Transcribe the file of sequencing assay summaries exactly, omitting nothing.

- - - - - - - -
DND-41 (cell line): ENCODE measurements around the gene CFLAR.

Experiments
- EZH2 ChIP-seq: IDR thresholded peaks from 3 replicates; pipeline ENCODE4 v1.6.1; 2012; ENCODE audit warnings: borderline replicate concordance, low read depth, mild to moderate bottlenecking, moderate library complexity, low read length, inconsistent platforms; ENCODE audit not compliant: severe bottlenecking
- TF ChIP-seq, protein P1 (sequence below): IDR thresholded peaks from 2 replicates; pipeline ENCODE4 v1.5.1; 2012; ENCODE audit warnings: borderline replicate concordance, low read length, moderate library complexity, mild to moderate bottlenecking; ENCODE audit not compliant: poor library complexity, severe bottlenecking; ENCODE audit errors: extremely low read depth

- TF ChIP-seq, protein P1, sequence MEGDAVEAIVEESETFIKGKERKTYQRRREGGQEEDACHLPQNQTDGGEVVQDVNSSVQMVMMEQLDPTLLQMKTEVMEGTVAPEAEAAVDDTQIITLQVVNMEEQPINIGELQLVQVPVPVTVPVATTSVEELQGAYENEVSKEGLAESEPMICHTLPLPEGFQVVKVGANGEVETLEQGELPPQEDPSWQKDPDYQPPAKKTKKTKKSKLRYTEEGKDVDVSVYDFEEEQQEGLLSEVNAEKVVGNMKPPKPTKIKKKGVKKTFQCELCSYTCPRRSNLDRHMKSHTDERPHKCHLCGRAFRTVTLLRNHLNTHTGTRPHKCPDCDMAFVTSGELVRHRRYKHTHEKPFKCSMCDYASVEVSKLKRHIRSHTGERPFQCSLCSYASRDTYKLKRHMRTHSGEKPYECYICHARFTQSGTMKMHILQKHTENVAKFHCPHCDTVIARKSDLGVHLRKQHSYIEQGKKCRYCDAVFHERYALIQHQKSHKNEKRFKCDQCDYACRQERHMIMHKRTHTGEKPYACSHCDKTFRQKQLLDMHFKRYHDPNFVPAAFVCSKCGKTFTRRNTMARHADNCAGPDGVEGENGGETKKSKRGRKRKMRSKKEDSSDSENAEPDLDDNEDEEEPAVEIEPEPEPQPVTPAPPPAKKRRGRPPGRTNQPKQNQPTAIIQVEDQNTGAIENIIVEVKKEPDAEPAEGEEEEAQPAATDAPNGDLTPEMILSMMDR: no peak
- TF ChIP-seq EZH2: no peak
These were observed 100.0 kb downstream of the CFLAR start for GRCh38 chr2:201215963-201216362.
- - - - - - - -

DND-41 (cell line): ENCODE measurements around the gene CFLAR.

Experiments
- EZH2 ChIP-seq: IDR thresholded peaks from 3 replicates; pipeline ENCODE4 v1.6.1; 2012; ENCODE audit warnings: borderline replicate concordance, low read depth, mild to moderate bottlenecking, moderate library complexity, low read length, inconsistent platforms; ENCODE audit not compliant: severe bottlenecking
- TF ChIP-seq, protein P1 (sequence below): IDR thresholded peaks from 2 replicates; pipeline ENCODE4 v1.5.1; 2012; ENCODE audit warnings: borderline replicate concordance, low read length, moderate library complexity, mild to moderate bottlenecking; ENCODE audit not compliant: poor library complexity, severe bottlenecking; ENCODE audit errors: extremely low read depth

- TF ChIP-seq, protein P1, sequence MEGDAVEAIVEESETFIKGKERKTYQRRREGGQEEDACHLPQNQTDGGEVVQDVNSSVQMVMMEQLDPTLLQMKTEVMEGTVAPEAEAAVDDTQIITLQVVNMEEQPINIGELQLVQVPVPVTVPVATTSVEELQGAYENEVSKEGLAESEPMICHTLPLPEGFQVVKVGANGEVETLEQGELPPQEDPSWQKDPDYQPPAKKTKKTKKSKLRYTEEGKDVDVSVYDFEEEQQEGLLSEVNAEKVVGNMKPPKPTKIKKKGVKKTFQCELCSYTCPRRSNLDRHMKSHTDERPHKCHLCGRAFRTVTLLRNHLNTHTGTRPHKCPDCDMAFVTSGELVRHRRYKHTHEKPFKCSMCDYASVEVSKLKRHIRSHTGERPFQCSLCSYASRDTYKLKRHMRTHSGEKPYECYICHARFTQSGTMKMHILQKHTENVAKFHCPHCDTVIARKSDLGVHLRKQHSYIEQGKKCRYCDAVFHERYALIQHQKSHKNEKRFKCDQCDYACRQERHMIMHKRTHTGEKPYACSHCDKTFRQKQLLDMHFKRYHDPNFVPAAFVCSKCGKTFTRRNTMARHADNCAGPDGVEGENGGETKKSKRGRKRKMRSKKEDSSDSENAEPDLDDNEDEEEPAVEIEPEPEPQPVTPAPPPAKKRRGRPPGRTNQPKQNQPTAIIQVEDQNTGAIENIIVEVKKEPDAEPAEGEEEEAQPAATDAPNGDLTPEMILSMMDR: no peak
- TF ChIP-seq EZH2: no peak
These were observed 100.0 kb downstream of the CFLAR start for GRCh38 chr2:201215963-201216362.